Mesoamerican spider monkeys (Ateles geoffroyi sensu lato) are widely distributed from Mexico to northern Colombia. This group of primates includes many allopatric forms with morphologically distinct pelage color and patterning, but its taxonomy and phylogenetic history are poorly understood. We explored the genetic relationships among the different forms of Mesoamerican spider monkeys using mtDNA sequence data, and we offer a new hypothesis for the evolutionary history of the group. We collected up to ~800 bp of DNA sequence data from hypervariable region 1 (HV1) of the control region, or D-loop, of the mitochondrion for multiple putative subspecies of Ateles geoffroyi sensu lato. Both maximum likelihood and Bayesian reconstructions, using Ateles paniscus as an outgroup, showed that (1) A. fusciceps and A. geoffroyi form two different monophyletic groups and (2) currently recognized subspecies of A. geoffroyi are not monophyletic. Within A. geoffroyi, our phylogenetic analysis revealed little concordance between any of the classiﬁcations proposed for this taxon and their phylogenetic relationships, therefore a new classiﬁcation is needed for this group. Several possible clades with recent divergence times (1.7–0.8 Ma) were identiﬁed within Ateles geoffroyi sensu lato. Some previously recognized taxa were not separated by our data (e.g., A. g. vellerosus and A. g. yucatanensis), while one distinct clade had never been described as a different evolutionary unit based on pelage or geography (Ateles geoffroyi ssp. indet. from El Salvador). Based on well-supported phylogenetic relationships, our results challenge previous taxonomic arrangements for Mesoamerican spider monkeys. We suggest a revised arrangement based on our data and call for a thorough taxonomic revision of this group.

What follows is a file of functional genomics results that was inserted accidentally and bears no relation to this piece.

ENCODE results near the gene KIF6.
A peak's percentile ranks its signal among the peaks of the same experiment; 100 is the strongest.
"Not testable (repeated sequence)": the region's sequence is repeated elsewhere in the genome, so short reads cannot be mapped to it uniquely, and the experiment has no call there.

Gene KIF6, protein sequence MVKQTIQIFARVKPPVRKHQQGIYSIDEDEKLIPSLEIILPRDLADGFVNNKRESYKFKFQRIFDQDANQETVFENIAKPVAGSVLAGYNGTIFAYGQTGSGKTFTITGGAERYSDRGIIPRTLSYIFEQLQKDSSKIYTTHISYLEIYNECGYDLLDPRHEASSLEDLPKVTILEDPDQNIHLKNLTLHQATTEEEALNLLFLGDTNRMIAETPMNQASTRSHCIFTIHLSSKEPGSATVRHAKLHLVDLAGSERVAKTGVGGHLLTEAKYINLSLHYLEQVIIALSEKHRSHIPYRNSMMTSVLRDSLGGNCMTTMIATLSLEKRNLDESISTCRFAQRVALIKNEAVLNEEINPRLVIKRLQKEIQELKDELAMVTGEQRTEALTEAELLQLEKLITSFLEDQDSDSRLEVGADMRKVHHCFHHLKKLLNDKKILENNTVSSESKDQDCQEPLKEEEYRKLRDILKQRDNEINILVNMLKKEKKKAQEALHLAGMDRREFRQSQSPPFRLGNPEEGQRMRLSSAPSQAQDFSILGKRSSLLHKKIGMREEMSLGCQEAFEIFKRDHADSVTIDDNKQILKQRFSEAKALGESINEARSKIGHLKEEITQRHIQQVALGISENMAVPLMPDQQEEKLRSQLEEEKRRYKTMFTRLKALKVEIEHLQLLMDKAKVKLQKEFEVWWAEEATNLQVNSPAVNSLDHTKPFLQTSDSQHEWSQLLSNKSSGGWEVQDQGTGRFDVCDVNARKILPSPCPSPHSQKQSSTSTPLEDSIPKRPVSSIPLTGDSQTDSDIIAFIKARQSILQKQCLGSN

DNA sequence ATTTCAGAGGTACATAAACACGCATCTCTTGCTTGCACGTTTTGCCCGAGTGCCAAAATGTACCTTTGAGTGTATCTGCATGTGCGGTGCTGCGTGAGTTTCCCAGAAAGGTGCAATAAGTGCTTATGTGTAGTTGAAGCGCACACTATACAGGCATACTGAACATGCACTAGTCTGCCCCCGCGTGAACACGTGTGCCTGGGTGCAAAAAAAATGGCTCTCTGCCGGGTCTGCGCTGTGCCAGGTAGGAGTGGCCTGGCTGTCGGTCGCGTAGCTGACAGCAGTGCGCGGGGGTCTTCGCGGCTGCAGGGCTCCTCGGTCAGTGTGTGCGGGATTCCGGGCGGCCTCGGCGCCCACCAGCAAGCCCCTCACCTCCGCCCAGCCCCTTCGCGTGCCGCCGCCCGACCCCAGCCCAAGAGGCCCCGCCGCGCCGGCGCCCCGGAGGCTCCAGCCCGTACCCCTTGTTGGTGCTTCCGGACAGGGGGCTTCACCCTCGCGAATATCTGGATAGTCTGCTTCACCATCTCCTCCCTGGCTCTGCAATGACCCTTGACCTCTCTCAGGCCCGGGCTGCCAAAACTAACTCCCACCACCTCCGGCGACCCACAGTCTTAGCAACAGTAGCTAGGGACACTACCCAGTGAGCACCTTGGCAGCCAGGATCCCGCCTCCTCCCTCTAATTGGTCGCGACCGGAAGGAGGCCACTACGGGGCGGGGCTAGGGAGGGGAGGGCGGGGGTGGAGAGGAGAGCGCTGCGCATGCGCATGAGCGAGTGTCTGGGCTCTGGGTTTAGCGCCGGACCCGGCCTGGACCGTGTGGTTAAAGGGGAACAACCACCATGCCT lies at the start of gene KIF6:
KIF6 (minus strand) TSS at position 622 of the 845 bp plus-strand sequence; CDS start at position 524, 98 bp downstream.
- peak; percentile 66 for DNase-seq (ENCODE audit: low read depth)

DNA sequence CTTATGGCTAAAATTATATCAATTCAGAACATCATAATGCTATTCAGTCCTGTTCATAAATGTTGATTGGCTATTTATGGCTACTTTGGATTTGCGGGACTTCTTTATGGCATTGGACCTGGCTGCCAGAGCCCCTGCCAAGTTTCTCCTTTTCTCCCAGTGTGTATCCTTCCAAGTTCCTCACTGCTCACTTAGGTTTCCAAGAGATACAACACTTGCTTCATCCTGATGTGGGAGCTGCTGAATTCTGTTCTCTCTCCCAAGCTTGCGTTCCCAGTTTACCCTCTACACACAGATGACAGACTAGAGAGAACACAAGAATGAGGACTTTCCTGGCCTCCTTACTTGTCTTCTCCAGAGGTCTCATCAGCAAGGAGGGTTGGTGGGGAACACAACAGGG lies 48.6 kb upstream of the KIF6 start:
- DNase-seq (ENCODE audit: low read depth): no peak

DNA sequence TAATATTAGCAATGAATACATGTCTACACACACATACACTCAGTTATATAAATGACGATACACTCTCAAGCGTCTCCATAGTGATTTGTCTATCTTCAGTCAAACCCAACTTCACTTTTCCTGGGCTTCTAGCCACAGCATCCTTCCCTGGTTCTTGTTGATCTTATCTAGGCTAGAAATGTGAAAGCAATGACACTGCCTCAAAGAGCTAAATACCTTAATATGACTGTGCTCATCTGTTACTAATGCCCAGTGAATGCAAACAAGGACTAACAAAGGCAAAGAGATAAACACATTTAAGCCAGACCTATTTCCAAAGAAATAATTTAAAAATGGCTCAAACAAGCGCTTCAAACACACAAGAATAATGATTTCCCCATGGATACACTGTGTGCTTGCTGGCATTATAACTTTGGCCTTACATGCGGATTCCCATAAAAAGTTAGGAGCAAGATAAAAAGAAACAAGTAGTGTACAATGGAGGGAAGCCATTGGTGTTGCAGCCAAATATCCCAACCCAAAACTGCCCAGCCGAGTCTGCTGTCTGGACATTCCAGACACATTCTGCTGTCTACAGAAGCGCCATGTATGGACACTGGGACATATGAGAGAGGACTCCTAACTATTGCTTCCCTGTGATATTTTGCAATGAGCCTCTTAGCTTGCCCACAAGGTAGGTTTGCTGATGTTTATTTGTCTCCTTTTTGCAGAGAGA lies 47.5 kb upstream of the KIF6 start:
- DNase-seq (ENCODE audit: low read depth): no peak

Validation of Cercopithecus erythrogaster pococki as the name for the Nigerian white-throated guenon.
Mammalia 63 (3): 389-392.
Die Autoren validieren den Nemen Cercopithecus erythrogaster pococki für die nigerianische Unterart der Rotbauchmeerkatze. Der Name Cercopithecus pococki war von John Guy DOLLMAN im frühen 20. Jahrhundert eingeführt worden, allerdings ohne dass dieser die Form beschrieben hätte. 1927 wurde der Name publiziert, jedoch nicht in einer Form, dass er nach den taxonomischen Regeln "verfügbar" gewesen wäre. Dies wurde von den Autoren 1999 nachgeholt.
A new locality in Paraguay for the Black-tailed Marmoset, Mico melanurus (Geoffroy Saint-Hilaire, 1812) (Primates, Callitrichidae).
Check List 13, (3): 2142.
Mico melanurus is an endangered primate in Paraguay, with most Paraguayan records in the vicinity of Agua Dulce (Defensores del Chaco National Park). We report the first well-documented locality outside of the Agua Dulce/Linea 1 transect, representing the most northeastern record in Paraguay, as well as a new habitat for the species, transitional Pantanal-Cerrado. This note demonstrates the importance of monitoring areas which have been insufficiently studied for conservation purposes.